(1972/2000) Isaac Asimov, Millennium, £6.99, pbk, 288pp, ISBN 1-85798-934-1
Easily Asimov’s best single novel, this classic won both Hugo and Nebula, and topped the Locus annual reader’s poll, for Best Novel in 1973. Aliens from a parallel universe initiate an exchange of materials which, due to differing physical laws between the two universes, yield ‘free’ energy for both themselves and Humankind. Few suspect that along with the material exchanged, the universes are also exchanging their laws with possibly catastrophic consequences for the human race, and all attempts to bring this to light are met by the stupidity of those who would ignore the risk for the sake of the free energy. The middle section of the book is set entirely in the para-universe, with the aliens who initiated the exchange, and examines their complex life cycle, during the course of which we discover that not all of them are happy about the situation either. However, they have stupidity of their own to contend with... Great to see a new edition of this; warmly recommended.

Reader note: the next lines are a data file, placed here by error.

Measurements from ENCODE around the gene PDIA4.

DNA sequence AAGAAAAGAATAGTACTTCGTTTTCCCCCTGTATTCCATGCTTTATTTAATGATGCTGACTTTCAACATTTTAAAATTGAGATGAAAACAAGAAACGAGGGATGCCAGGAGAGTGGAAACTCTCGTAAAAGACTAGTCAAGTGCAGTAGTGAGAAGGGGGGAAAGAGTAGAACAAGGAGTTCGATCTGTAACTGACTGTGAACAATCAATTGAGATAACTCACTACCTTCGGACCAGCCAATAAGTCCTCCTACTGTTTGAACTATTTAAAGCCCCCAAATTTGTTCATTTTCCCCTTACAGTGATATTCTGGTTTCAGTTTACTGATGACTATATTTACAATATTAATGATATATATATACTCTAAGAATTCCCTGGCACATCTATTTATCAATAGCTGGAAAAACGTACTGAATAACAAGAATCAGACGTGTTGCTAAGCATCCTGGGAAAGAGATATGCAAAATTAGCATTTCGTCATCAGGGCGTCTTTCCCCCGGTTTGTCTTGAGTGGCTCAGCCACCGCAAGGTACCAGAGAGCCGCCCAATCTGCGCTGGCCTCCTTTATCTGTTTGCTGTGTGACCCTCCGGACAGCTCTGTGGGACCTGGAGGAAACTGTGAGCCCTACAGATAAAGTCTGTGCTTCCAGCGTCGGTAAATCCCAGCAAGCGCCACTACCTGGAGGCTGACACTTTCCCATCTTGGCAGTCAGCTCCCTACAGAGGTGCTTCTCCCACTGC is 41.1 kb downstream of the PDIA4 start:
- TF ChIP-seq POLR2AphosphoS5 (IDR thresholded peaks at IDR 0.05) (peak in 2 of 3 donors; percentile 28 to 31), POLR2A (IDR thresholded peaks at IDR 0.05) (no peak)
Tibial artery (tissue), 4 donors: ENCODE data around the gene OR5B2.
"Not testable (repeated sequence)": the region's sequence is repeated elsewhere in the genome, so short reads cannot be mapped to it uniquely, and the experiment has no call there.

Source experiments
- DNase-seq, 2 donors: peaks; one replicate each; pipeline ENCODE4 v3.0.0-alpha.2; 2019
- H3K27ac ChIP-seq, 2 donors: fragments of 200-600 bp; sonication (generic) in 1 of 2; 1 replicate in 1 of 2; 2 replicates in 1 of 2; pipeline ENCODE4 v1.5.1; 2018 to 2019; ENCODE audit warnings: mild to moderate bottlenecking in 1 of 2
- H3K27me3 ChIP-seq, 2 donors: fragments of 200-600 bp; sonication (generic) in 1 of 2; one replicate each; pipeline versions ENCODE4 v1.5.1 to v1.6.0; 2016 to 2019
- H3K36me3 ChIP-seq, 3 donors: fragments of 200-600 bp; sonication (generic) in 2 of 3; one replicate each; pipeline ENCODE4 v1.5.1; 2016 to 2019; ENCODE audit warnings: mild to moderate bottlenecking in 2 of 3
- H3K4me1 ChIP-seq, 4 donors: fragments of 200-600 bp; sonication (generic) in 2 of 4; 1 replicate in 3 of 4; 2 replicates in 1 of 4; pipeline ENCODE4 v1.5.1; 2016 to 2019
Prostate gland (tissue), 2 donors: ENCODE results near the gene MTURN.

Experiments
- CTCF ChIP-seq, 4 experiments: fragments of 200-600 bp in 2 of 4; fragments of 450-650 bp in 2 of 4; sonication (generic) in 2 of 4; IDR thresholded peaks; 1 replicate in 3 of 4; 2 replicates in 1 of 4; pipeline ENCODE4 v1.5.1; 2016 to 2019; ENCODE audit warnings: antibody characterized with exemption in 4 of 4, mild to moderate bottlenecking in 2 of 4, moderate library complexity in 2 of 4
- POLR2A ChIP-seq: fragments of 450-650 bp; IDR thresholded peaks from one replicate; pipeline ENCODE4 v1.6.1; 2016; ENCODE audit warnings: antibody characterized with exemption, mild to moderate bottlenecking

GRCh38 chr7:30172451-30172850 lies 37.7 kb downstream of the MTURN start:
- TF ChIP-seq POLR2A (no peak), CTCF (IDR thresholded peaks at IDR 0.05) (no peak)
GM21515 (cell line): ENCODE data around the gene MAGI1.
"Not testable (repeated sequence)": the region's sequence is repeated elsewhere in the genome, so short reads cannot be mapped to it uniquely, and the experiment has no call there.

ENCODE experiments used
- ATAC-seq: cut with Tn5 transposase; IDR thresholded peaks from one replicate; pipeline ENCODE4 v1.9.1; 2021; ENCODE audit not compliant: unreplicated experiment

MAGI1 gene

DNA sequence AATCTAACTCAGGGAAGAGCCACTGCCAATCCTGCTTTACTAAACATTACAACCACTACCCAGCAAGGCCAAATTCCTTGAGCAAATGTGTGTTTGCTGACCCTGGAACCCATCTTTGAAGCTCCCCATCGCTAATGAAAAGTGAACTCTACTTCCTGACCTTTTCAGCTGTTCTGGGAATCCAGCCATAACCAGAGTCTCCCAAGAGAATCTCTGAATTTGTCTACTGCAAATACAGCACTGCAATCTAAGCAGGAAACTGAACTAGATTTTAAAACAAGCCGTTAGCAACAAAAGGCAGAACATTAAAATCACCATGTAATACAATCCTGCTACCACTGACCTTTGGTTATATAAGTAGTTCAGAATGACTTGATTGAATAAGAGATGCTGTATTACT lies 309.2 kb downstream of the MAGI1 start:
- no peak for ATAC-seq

Is this an early climate change novel? See also Jonathan's review of The Gods Themselves.
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